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I call this animateElements function as part of an animation loop (inspired via Dave Gamache). Everything works as expected, but I would love to try and improve/optimize if possible.

var animation, translate, translateY, translateX, scale, rotate, opacity, display;
    animateElements = function() {
        //var animation, translateY, translateX, scale, rotate, opacity, display;

        //do{ //No performance improvement in chrome with neg-loop + ...havent tested others

        //var i = keyframesConverted[currentKeyframe].animations.length;
        //while(i--) {

        for (var i = 0; i < keyframesConverted[currentKeyframe].animations.length; i++) {
            animation = keyframesConverted[currentKeyframe].animations[i];

            //NOT MUCH IN IT: this "if" vs ternary, but fps was better on ternary.

            display = (typeof animation['display'] === 'undefined') ? null : animation['display'][1] || null;

            if (display !== 'none') {
                translateY = (typeof animation['translateY'] === 'undefined') ? 0 : calcPropValue(animation, 'translateY', 2);
                translateX = (typeof animation['translateX'] === 'undefined') ? 0 : calcPropValue(animation, 'translateX', 2);
                scale = (typeof animation['scale'] === 'undefined') ? "" : " scale(" + calcPropValue(animation, 'scale', 2) + ")";
                rotate = (typeof animation['rotate'] === 'undefined') ? "" : " rotateX(" + calcPropValue(animation, 'rotate', 1) + "deg)";
                opacity = (typeof animation['opacity'] === 'undefined') ? 1 : calcPropValue(animation, 'opacity', 2);

                translate = 'translate3d(' + translateX + 'px, ' + translateY + 'px, 0.01px)';

                $(animation.selector).css({
                    'transform': translate + scale + rotate,
                    'opacity': opacity,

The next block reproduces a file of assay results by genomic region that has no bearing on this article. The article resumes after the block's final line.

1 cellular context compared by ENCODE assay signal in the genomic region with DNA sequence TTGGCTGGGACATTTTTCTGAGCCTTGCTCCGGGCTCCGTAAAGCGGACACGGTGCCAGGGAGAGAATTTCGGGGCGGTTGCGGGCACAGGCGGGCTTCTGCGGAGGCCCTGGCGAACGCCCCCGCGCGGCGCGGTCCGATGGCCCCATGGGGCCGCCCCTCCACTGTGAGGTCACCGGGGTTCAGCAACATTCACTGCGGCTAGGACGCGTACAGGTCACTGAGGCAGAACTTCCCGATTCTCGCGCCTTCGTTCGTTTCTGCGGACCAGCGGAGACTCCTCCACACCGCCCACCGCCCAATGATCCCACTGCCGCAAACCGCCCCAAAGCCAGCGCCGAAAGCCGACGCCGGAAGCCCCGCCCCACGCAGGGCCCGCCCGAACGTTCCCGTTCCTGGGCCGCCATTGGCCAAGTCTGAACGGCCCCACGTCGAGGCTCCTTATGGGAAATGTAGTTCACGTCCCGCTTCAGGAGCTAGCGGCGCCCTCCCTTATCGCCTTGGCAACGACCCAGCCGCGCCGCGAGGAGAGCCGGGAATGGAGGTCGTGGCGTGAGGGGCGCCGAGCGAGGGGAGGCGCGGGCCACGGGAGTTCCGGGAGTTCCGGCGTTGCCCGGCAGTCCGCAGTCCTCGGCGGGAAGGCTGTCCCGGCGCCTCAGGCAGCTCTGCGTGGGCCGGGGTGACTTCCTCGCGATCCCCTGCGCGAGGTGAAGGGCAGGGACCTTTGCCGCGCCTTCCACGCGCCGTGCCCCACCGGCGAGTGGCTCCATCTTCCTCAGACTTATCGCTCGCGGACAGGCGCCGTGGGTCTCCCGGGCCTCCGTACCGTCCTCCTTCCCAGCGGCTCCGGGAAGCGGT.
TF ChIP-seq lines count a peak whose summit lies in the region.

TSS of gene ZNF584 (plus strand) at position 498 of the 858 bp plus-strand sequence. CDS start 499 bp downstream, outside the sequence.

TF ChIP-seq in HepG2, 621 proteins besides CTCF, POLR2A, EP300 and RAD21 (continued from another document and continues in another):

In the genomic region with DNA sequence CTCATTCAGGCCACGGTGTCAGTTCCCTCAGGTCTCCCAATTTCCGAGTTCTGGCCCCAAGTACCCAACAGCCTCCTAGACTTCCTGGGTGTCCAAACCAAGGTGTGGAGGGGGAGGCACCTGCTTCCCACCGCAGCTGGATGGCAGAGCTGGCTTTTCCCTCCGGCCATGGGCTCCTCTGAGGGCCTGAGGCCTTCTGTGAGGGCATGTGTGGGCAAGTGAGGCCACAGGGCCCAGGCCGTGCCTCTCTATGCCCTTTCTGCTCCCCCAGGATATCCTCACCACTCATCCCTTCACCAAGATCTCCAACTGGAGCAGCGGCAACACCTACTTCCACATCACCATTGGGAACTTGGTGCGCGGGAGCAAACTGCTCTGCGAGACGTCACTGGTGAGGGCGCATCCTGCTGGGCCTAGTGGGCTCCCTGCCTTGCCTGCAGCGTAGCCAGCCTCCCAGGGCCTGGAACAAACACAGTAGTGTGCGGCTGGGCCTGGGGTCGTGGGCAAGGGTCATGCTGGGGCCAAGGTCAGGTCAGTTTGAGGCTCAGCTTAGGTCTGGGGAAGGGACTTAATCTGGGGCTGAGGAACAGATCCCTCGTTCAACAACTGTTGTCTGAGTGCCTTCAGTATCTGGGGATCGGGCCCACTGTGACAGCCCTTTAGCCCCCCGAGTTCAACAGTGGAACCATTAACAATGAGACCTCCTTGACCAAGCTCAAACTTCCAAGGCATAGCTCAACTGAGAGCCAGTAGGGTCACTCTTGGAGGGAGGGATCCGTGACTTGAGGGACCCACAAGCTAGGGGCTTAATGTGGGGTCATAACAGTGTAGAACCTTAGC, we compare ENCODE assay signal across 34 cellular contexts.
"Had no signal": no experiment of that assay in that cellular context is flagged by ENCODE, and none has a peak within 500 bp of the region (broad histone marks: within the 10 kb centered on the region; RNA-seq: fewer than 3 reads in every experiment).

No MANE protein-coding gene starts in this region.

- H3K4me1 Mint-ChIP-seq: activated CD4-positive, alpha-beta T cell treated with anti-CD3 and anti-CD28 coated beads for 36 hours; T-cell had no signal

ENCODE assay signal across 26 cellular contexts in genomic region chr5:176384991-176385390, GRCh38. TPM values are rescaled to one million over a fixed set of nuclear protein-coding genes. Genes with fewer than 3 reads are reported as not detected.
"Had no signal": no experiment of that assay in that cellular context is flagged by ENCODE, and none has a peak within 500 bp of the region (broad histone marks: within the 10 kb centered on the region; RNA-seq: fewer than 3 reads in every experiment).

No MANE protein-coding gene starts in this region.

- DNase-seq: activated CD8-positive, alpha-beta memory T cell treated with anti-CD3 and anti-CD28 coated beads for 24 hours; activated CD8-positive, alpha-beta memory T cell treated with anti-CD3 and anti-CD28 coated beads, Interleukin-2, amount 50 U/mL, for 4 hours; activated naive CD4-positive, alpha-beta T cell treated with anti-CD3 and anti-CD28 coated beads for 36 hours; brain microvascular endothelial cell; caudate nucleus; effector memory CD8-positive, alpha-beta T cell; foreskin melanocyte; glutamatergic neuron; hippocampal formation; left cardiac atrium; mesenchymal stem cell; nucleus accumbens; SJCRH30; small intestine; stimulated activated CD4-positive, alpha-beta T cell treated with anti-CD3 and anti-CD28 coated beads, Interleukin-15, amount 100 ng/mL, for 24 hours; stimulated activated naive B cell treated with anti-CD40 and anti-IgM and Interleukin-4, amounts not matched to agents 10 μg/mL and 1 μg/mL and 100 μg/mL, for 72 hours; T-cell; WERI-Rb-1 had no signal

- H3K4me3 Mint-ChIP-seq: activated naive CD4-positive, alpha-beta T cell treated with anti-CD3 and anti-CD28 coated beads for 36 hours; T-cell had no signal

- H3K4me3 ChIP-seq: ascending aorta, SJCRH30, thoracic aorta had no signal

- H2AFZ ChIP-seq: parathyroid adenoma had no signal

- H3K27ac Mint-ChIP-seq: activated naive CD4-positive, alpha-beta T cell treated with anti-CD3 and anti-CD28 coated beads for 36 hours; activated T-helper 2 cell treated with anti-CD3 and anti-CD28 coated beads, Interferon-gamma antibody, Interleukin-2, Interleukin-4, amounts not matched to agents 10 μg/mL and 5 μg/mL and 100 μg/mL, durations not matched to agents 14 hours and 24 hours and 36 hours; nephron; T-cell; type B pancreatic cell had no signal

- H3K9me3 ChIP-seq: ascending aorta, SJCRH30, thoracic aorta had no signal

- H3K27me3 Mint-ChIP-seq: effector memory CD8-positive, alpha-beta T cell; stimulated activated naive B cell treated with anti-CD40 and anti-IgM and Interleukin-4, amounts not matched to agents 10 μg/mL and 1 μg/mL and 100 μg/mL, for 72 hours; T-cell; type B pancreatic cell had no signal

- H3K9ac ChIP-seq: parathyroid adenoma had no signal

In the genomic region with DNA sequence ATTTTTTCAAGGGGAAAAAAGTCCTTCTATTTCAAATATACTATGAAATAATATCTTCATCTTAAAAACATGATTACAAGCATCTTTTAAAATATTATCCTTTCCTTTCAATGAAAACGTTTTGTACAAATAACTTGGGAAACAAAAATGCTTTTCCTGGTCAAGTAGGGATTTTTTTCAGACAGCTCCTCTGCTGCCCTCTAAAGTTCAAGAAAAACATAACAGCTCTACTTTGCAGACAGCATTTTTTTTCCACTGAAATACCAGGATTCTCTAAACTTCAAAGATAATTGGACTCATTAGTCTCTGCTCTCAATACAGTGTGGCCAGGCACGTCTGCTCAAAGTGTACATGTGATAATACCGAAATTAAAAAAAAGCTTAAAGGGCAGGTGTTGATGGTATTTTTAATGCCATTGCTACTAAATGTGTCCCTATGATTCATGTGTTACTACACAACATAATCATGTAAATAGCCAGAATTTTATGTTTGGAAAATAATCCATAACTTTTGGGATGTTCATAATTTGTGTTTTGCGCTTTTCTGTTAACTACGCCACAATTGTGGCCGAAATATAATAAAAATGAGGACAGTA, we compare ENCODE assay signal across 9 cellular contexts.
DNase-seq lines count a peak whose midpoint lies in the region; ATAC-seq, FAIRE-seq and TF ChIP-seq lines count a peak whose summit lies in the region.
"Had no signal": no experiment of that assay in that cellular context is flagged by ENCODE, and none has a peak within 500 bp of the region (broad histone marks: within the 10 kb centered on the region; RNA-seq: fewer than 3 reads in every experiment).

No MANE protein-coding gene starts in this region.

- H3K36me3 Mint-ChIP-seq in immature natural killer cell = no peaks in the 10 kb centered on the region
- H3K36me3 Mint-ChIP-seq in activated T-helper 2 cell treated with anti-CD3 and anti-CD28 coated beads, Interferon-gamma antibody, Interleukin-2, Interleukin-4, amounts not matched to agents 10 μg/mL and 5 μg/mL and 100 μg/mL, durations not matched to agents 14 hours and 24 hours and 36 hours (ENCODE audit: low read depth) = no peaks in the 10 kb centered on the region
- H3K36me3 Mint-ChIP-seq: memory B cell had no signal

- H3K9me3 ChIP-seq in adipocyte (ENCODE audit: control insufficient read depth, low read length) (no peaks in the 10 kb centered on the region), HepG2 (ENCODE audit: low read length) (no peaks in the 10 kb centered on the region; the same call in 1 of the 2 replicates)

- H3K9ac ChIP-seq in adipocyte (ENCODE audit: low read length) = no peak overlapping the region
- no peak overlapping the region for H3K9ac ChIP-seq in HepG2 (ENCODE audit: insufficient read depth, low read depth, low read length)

'display': display //= (opacity < 0) ? 'none' : display//Todo: Potential for performance Improvement but would require major recode?
                });
            } else {
                $(animation.selector).css({ 'display': 'none' });
            }
        }//while(i--)
    }


    calcPropValue = function (animation, property, deciPlaces) {
        var value = animation[property];
        return (tweenEase(relativeScrollTop, value[0], (value[1] - value[0]), keyframesConverted[currentKeyframe].duration, (typeof animation['tween'] === 'undefined') ? null : animation['tween'][1] || null)).toFixed(deciPlaces);
    }

Concerns:

  • The use of typeof animation[...] as most likely the ternary will reference it twice a loop, for each animation property; hence, should I place it in a var?
  • When calling calcPropValue(), would there be a performance gain by just passing animation['...type'] in one go, rather than the 'animation' and then its 'type'?
  • As this function has no further use - except from where it is called - would it be an improvement just to move this function block into that animation loop directly, as I assume 'fewer calls to functions, the better'?
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Your priority is to reduce dependency on expensive strings :

  • Change all associative syntax, animation['x'] >>> dot notation, animation.x .
  • Change 'undefined' >>> undefined.
  • Avoid passing/returning strings to/from functions. They are passed by value (a function uses its own copy).
  • Pass back a number from calcPropValue() and do the toFixed() back in the caller statement.